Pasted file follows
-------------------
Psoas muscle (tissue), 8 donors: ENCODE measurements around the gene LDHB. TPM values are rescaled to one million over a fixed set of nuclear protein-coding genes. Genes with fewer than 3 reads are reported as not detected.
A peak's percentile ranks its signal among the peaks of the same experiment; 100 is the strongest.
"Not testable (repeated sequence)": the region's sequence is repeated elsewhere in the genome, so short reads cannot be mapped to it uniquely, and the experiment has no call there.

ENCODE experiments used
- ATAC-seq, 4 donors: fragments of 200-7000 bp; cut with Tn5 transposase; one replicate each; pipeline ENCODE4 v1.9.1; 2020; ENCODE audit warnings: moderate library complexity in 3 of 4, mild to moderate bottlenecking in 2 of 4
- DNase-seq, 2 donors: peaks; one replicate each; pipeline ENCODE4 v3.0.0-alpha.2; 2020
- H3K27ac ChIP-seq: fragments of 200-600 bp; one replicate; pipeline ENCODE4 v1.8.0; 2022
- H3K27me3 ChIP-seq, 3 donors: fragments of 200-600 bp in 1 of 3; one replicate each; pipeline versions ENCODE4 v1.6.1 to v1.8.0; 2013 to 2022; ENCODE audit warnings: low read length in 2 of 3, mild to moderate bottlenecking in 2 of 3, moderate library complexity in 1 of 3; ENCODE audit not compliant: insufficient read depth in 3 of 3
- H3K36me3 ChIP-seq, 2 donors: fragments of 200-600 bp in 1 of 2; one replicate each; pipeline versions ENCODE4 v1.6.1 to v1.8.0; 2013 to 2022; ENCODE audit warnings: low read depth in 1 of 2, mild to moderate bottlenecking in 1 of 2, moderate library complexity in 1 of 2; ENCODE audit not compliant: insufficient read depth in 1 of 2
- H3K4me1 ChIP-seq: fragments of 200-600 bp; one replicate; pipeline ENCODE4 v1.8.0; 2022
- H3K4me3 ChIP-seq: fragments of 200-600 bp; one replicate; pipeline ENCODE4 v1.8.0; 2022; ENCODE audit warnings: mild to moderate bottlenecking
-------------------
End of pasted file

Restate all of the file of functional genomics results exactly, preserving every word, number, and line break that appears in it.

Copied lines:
Psoas muscle (tissue), 8 donors: ENCODE measurements around the gene LDHB. TPM values are rescaled to one million over a fixed set of nuclear protein-coding genes. Genes with fewer than 3 reads are reported as not detected.
A peak's percentile ranks its signal among the peaks of the same experiment; 100 is the strongest.
"Not testable (repeated sequence)": the region's sequence is repeated elsewhere in the genome, so short reads cannot be mapped to it uniquely, and the experiment has no call there.

ENCODE experiments used
- ATAC-seq, 4 donors: fragments of 200-7000 bp; cut with Tn5 transposase; one replicate each; pipeline ENCODE4 v1.9.1; 2020; ENCODE audit warnings: moderate library complexity in 3 of 4, mild to moderate bottlenecking in 2 of 4
- DNase-seq, 2 donors: peaks; one replicate each; pipeline ENCODE4 v3.0.0-alpha.2; 2020
- H3K27ac ChIP-seq: fragments of 200-600 bp; one replicate; pipeline ENCODE4 v1.8.0; 2022
- H3K27me3 ChIP-seq, 3 donors: fragments of 200-600 bp in 1 of 3; one replicate each; pipeline versions ENCODE4 v1.6.1 to v1.8.0; 2013 to 2022; ENCODE audit warnings: low read length in 2 of 3, mild to moderate bottlenecking in 2 of 3, moderate library complexity in 1 of 3; ENCODE audit not compliant: insufficient read depth in 3 of 3
- H3K36me3 ChIP-seq, 2 donors: fragments of 200-600 bp in 1 of 2; one replicate each; pipeline versions ENCODE4 v1.6.1 to v1.8.0; 2013 to 2022; ENCODE audit warnings: low read depth in 1 of 2, mild to moderate bottlenecking in 1 of 2, moderate library complexity in 1 of 2; ENCODE audit not compliant: insufficient read depth in 1 of 2
- H3K4me1 ChIP-seq: fragments of 200-600 bp; one replicate; pipeline ENCODE4 v1.8.0; 2022
- H3K4me3 ChIP-seq: fragments of 200-600 bp; one replicate; pipeline ENCODE4 v1.8.0; 2022; ENCODE audit warnings: mild to moderate bottlenecking